Written By: Todd Lanigan, DNR Forest Health Specialist, Eau Claire, Todd.Lanigan@wisconsin.gov or 715-210-0150
As we head into September, fall webworm is starting to make its presence known. This native insect feeds on deciduous trees and shrubs and appears every year in yards and forests. Fall webworm forms loose webbing over branch tips and can completely cover a small tree with webbing. You will find both live and dead caterpillars, partially eaten leaves and frass (caterpillar poop) inside the webbing.
As a native insect, fall webworm defoliation is unlikely to cause any long-term harm to healthy trees. It’s more of a cosmetic issue than a tree health problem. If you don’t like the webs in your trees, you can take some simple measures to remove them. The easiest option is to open up the webbing using a rake, fishing pole, long stick, etc. These methods will allow predators to get at the caterpillars inside. Or you can remove the webbing by hand from the branch and place the entire web in a container of soapy water for a couple of days.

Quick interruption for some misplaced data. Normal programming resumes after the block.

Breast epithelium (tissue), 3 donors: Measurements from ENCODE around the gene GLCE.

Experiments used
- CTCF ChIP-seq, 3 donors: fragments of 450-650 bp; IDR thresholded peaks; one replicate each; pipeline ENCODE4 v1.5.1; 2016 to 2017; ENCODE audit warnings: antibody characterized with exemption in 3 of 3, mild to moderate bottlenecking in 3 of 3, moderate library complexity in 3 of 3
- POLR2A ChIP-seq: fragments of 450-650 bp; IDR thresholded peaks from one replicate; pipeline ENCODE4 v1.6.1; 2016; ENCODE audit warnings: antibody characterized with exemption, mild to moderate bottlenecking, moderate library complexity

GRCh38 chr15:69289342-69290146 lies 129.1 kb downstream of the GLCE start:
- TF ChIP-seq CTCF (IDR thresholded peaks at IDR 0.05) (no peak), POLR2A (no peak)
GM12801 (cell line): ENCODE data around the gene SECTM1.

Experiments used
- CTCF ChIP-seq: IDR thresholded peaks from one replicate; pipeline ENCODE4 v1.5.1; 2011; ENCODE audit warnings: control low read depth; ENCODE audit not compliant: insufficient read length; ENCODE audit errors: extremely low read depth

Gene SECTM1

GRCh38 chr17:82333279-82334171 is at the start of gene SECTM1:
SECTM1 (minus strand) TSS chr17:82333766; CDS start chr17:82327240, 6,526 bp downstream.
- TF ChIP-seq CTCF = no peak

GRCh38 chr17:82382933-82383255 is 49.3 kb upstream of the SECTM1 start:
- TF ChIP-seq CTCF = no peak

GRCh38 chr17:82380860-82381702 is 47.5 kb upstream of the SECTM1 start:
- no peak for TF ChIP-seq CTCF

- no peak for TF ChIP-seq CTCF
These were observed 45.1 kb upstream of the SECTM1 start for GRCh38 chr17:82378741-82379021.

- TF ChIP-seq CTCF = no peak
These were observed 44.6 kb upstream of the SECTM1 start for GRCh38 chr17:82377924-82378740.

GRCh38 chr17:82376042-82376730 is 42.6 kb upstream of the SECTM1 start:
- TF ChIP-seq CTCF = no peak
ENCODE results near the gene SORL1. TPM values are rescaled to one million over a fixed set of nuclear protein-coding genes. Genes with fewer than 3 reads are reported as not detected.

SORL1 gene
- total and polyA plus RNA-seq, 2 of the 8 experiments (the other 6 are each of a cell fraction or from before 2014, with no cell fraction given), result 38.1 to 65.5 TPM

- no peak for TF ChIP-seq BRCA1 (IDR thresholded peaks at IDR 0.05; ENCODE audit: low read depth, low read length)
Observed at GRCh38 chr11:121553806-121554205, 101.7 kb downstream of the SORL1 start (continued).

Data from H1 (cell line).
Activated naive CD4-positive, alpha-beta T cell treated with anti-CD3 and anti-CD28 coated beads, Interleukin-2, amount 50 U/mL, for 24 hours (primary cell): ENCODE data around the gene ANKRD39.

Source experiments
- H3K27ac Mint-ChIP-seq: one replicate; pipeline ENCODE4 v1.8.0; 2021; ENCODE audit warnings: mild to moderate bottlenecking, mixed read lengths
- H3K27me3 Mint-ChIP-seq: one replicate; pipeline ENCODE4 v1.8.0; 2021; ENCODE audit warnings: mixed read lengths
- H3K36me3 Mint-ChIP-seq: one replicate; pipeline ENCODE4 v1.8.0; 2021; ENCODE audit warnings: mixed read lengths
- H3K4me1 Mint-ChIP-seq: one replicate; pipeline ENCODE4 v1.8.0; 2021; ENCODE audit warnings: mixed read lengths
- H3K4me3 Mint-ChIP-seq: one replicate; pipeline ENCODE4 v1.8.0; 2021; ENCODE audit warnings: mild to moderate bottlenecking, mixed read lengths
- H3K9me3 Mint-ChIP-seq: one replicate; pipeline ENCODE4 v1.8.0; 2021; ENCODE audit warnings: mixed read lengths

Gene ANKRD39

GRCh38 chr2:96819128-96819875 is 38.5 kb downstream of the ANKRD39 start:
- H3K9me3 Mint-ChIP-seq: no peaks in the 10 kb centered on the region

Insecticides can also be used to control fall webworms. If you decide to go this route, make sure the insecticide is labeled for caterpillars or fall webworm and penetrates inside the webbing. If the insecticide only coats the outside of the web, the caterpillars will not be affected on the inside. With all pesticides, make sure to read and follow label directions. The label is the law.
Do not prune off branches or burn the nests. Pruning and burning will cause more harm to the tree than the caterpillars will. The webs will eventually break up from wind, rain, hail, etc.